Bacterial Profile and Antimicrobial Susceptibility Pattern of External Ocular Infections with Associated Risk Factors in Alert Center, Addis Ababa Ethiopia.

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Addis Ababa University


Background: An ocular infection is public health problem in developing countries like Ethiopia. Bacteria are major causative agents that frequently cause infections in the eyes and possibly lead to loss of vision. Resistance of bacteria isolated from the ocular to antimicrobial agents is a Global concern. Thus the present study will provide essential information on the prevalence of bacterial infection and antibiotic susceptibility pattern of bacterial isolate. The result of the study will help to formulate a policy for treatment and prevention of external ocular infections. Objectives: To assess bacterial profile and antimicrobial susceptibility pattern of external ocular infections with its associated risk factors in ALERT Center, Addis Ababa Ethiopia. Methods: A cross sectional study was conducted from May, 2015 to August, 2015. A total of 288 samples were collected and inoculated on Blood agar, Chocolate agar, MacConkey agar and Mannitol salt agar. Presumptive isolates were further identified by a series of biochemical tests. Antimicrobial susceptibility pattern was performed for all isolated bacteria according to the criteria of the Clinical and Laboratory Standard Institute (CLSI, 2014) by disk diffusion method. Data were analyzed using (SPSS) version 20.0 software. Results: A total of 288 patients were enrolled. From the total of external ocular infections cases, bacterial origins were isolated among 59.4% (n=171/288). The majority of the study subjects were males 53.1% (n=153/288). Gram positive bacteria were the most dominant isolate accounting 70.2% (n=120/171). The most frequent pathogens isolated were S. aureus 36.8% (n=63/171), followed by Coagulase negative Staphylococci (CoNS) 31.6% (n=54/171). Most of the bacteria isolated showed high resistance to Penicillin 91.6% and Tetracycline 70.6% while, Gentamicin 94% was the most effective antibiotic against Gram positive and Gram negative bacteria. The overall prevalence multiple drug resistance was 93% (n=159/171) Gram positive 97.5% (n=117/120) and Gram negative 82% (n=42/51). Most of the variables were not statistically significant except for repeated infection. Conclusion: The prevalence of bacterial pathogens among external ocular samples was high. Most of the isolates were drug resistance for commonly used antibiotics. Gentamicin and Ciprofloxacin was the most effective antimicrobial agents for both Gram positive and Gram negative bacterial from external ocular infections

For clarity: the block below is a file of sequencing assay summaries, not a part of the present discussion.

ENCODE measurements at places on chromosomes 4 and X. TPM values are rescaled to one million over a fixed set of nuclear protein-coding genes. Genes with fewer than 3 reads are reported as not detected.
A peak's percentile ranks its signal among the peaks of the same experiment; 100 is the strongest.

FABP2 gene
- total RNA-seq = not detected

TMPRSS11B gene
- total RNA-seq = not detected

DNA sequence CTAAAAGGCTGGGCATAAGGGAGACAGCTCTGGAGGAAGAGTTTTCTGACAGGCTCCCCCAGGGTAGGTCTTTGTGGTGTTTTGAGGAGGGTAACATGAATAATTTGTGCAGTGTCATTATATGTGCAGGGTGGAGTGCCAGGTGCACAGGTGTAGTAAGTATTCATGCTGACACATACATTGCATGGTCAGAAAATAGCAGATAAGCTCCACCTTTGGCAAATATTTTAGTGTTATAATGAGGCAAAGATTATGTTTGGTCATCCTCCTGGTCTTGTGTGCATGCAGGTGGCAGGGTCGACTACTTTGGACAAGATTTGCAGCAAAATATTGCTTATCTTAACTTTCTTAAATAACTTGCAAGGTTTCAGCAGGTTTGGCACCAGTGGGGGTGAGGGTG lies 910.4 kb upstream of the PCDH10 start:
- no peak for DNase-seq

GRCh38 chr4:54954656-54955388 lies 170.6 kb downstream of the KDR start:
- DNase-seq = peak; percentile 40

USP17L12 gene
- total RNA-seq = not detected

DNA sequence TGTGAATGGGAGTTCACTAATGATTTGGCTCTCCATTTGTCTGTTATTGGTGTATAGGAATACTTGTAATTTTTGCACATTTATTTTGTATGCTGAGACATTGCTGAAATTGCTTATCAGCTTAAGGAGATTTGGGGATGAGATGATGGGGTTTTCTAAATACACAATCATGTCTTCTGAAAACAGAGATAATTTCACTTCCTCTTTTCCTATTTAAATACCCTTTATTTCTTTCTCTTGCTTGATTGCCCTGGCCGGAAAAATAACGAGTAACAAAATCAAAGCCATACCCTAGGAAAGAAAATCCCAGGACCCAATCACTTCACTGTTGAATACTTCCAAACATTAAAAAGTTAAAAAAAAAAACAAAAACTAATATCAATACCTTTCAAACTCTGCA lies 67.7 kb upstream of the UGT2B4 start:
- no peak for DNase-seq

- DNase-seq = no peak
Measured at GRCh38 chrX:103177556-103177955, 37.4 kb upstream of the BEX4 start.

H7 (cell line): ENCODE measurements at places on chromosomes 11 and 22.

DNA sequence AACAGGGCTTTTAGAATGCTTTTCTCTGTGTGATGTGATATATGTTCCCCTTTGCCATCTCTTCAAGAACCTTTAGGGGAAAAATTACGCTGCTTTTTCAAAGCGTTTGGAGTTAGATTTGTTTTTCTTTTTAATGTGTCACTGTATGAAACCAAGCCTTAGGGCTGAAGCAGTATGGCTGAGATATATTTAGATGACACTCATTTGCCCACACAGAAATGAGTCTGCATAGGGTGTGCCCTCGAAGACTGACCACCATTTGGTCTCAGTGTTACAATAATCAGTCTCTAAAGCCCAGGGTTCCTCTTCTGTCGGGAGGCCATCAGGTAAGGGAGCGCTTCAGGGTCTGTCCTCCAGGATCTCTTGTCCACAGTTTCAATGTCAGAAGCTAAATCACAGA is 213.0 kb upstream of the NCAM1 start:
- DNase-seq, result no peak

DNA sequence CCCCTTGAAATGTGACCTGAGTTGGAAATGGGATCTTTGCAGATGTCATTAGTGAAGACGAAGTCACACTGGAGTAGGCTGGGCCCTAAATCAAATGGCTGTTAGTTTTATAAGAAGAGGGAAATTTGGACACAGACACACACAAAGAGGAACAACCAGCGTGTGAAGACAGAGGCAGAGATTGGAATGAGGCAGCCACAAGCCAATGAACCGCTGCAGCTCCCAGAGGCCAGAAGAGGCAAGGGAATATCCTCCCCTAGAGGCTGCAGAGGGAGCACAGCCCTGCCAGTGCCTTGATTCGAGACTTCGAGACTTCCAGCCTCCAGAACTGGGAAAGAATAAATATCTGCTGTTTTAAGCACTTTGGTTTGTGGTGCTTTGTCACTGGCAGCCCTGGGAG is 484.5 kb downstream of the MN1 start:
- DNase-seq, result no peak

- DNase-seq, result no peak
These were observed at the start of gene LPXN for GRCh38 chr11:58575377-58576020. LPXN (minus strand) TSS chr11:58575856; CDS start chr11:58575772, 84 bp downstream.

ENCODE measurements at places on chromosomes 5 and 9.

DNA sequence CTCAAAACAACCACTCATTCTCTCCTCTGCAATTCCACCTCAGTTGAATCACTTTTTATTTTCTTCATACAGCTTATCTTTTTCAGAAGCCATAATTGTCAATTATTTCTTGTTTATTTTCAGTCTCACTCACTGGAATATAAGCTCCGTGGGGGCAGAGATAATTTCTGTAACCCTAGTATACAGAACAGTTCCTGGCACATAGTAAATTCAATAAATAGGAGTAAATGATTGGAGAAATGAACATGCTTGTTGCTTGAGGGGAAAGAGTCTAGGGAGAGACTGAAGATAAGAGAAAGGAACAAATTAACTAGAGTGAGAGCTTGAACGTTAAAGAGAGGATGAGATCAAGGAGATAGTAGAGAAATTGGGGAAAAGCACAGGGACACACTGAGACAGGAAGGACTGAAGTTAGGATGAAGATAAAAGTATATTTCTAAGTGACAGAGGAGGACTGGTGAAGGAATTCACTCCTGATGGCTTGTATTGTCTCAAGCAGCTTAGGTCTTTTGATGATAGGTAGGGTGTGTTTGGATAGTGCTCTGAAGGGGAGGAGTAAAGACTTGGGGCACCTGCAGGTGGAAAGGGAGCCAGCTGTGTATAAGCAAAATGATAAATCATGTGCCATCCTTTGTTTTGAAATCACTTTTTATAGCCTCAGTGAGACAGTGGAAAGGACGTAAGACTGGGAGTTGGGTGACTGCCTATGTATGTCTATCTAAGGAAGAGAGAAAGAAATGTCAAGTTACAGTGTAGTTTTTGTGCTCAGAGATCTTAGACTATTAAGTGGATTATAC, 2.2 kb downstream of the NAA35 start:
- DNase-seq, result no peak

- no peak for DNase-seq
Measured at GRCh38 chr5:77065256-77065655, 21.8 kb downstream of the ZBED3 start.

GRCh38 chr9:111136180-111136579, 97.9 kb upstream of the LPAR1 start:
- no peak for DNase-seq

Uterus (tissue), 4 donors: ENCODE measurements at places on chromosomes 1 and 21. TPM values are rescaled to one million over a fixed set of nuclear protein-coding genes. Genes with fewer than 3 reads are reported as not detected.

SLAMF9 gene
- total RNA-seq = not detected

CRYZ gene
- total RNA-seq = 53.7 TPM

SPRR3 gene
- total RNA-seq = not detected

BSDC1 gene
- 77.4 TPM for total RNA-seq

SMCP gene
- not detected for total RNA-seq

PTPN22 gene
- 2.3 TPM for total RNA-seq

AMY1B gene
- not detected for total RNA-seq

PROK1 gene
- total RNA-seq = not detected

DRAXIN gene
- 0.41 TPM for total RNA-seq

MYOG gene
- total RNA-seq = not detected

Bacterial Profiles, Antimicrobial